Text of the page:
That sounds like a great idea! I always wondered how that would work.

  2. Tammie Speer May 15, 2013 at 7:56 pm -

    We’ve been closing between Christmas and New Years for about 7 years now and really like it. We are a small shop. There are 3 full-time and one part-time here. My husband and I are 2 of those full-timers and it can be pretty bad for the 2 employees when we are both gone.

    I’ve thought about closing for a week around the 4th of July also for awhile now. It’s a slow time anyway. I think I’ll watch this year around the 4th and see how busy we are and maybe start doing it next year. We’ll be closed the 4th & 5th anyway since the 4th is on a Thursday this year.

    We do a lot of communicating to our customers prior to our Christmas closing and that really helps. We mail post cards, fax flyers with a discount for ordering early, send emails and I even call a few top customers.

    I know what Tom means about being on vacation and checking emails all day while sitting on the beach.

  3. Bruce Thomas May 16, 2013 at 3:24 pm -

    We have closed for a week a couple of times – over the last 10 years. It is refreshing, and stressful at the same time. However, it is never the end of the world. It also increase business before the closure – customer become a little frantic and “must get stuff done!”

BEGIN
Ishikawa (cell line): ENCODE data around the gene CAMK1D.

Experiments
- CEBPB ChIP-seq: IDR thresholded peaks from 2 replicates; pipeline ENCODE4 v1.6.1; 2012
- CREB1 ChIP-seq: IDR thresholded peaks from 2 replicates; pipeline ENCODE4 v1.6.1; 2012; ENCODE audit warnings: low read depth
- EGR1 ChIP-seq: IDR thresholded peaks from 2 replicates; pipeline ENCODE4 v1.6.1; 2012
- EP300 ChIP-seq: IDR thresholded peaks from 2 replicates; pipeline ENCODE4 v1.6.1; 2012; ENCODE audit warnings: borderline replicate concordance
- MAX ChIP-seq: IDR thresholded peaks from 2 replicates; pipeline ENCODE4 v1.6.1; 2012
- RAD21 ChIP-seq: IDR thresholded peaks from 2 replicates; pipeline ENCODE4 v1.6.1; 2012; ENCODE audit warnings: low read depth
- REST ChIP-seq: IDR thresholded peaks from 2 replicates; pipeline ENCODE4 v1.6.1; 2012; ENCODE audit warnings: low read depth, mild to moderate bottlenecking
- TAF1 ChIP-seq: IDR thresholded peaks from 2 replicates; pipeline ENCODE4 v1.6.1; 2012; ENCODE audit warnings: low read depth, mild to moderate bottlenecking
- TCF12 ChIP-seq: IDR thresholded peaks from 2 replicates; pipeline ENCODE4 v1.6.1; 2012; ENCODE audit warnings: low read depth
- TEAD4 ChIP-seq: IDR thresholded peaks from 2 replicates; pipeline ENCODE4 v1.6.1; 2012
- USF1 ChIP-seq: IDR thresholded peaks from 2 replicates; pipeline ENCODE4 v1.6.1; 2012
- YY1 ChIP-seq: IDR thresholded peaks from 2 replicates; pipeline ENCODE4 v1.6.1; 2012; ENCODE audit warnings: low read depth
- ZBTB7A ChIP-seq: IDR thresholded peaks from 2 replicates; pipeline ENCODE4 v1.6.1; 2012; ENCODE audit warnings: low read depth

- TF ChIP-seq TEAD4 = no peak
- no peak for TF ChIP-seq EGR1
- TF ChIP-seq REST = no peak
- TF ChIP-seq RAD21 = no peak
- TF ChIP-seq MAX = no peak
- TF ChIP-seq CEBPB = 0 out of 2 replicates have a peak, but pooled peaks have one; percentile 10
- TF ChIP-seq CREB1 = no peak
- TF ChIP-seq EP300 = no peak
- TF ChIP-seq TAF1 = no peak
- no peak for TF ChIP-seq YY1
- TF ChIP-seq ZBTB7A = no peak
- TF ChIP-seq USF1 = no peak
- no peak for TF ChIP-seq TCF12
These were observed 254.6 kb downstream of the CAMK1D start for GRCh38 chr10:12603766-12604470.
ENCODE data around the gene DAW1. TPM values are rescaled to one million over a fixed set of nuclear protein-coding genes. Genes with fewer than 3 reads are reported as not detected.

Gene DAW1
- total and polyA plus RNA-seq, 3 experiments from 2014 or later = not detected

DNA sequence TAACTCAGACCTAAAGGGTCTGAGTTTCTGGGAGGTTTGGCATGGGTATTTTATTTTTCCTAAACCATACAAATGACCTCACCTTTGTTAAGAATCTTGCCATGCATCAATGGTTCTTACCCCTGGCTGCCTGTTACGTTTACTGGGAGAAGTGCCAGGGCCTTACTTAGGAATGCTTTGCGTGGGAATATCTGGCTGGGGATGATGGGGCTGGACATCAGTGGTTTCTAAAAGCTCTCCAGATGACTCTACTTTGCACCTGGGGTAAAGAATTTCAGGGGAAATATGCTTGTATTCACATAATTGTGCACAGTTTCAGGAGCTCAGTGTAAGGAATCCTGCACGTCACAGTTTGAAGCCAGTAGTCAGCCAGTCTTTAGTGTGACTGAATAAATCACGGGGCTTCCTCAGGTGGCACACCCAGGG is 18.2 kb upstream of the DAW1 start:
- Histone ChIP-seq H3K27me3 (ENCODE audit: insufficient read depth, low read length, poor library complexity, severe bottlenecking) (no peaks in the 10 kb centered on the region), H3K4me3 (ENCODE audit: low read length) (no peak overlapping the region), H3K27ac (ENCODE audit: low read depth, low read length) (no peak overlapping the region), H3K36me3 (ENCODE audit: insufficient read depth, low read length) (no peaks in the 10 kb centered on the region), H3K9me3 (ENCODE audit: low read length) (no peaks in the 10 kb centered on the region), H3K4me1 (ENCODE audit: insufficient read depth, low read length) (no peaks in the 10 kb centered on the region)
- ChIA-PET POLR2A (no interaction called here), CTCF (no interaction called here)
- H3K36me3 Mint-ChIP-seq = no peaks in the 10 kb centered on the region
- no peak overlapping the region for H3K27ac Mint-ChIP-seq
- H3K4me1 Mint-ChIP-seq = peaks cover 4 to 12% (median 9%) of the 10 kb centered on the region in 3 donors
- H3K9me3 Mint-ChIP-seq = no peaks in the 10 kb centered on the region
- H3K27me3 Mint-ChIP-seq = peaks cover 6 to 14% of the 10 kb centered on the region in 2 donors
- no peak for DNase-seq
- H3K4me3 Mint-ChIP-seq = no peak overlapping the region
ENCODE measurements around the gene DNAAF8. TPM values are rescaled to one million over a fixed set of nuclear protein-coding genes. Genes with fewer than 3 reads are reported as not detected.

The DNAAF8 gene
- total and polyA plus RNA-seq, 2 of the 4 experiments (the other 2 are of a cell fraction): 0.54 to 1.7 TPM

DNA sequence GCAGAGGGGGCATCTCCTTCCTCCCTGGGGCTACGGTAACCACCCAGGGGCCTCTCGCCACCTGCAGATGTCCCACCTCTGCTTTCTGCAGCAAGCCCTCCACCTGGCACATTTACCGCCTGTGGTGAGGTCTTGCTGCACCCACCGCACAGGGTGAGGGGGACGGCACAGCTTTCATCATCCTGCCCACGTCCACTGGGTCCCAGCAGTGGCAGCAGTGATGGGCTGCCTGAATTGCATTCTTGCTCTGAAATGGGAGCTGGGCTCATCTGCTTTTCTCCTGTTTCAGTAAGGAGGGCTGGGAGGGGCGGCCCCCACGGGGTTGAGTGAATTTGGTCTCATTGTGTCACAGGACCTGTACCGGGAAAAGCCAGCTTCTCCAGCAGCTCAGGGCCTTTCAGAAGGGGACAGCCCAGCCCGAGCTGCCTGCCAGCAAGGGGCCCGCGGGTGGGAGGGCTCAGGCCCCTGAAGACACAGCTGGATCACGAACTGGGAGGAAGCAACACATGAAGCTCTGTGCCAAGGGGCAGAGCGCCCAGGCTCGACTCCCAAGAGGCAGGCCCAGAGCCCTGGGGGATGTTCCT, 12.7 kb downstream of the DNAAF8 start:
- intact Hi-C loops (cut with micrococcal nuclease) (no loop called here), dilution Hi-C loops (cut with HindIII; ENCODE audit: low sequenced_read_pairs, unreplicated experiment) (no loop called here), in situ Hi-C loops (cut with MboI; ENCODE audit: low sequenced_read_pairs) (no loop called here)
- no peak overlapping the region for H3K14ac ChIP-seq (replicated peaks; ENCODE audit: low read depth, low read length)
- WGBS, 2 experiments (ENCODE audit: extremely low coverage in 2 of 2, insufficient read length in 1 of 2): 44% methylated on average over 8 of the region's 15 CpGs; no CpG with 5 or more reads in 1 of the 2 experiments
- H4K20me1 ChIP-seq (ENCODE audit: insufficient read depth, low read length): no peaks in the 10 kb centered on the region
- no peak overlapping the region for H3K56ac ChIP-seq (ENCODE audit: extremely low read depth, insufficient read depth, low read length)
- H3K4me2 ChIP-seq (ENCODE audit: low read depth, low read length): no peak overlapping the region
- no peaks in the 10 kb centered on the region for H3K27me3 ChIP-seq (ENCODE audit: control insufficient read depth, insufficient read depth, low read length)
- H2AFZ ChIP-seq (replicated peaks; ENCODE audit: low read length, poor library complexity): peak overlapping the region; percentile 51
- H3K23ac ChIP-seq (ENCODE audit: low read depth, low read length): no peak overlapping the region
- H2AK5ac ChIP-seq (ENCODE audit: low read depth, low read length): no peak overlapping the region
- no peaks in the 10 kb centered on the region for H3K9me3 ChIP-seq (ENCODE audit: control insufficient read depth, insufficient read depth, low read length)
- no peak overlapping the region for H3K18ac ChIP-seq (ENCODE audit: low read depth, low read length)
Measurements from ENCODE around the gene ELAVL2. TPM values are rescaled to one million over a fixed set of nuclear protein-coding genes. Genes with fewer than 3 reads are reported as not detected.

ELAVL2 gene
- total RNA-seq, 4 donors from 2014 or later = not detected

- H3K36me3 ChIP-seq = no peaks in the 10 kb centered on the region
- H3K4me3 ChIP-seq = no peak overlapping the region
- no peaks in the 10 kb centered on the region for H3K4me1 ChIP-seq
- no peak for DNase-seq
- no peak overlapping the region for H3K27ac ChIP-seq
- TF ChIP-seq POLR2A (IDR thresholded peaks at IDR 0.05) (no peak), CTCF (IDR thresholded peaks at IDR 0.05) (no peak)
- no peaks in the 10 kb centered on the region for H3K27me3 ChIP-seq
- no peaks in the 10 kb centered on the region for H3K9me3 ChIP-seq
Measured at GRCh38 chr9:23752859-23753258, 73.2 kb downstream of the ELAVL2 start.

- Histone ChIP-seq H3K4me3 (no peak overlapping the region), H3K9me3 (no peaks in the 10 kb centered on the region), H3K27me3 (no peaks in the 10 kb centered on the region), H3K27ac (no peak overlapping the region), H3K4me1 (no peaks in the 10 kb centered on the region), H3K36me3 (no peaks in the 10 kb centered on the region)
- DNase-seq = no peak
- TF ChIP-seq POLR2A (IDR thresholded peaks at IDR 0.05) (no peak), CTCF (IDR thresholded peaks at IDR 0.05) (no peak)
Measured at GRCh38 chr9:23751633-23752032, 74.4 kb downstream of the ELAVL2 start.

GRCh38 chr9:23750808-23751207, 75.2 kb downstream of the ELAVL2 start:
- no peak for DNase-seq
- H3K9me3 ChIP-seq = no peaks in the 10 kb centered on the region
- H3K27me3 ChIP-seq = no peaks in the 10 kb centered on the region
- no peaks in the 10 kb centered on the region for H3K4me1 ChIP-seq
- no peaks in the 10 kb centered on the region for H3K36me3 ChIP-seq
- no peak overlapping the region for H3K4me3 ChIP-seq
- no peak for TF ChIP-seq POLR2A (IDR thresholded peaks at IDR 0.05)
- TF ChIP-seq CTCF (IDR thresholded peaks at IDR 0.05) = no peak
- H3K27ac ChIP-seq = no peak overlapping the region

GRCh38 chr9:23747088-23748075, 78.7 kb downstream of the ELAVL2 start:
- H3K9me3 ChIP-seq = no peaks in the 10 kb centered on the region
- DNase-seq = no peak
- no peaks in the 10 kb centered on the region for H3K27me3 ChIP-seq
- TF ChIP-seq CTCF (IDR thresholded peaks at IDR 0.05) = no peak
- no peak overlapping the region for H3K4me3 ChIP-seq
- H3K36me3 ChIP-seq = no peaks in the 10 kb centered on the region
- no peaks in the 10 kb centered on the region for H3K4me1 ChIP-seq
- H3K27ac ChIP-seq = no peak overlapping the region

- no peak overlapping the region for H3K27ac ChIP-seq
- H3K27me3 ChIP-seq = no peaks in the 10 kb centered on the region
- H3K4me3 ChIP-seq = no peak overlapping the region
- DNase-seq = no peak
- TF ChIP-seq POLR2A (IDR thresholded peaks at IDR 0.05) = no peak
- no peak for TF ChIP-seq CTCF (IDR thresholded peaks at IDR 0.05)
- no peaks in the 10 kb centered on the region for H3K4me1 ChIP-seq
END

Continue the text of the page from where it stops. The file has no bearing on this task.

4. Jim Omalley June 28, 2013 at 2:37 pm -

    I disagree with the set 2 weeks, I think it would upset the employees and do more harm than good. #1, many people take family vacation, #2, family reunions, Hunting season, Disney Land may be book that week. Vacation is the employee’s time they should decide what works for their family. We also have very busy times if the year, we mark the calendar no time off during that period. solves that problem. Have a great day…JIM

  5. Tom Crouser July 6, 2013 at 5:14 pm -

    Some people do believe it would do the worker more harm than good but what we often overlook is the ability for the owner to allow time off for any worker who has scheduling conflicts. And if there are specific times when the shop should close, then declare a holiday. I have recommended it frequently for the first day of hunting season and Mardi Gras and other localized events. What I find is this type of vacation allows everyone to have time off without worrying about getting those jobs out, specifically the owners who typically end up not taking a real vacation … sometimes for decades.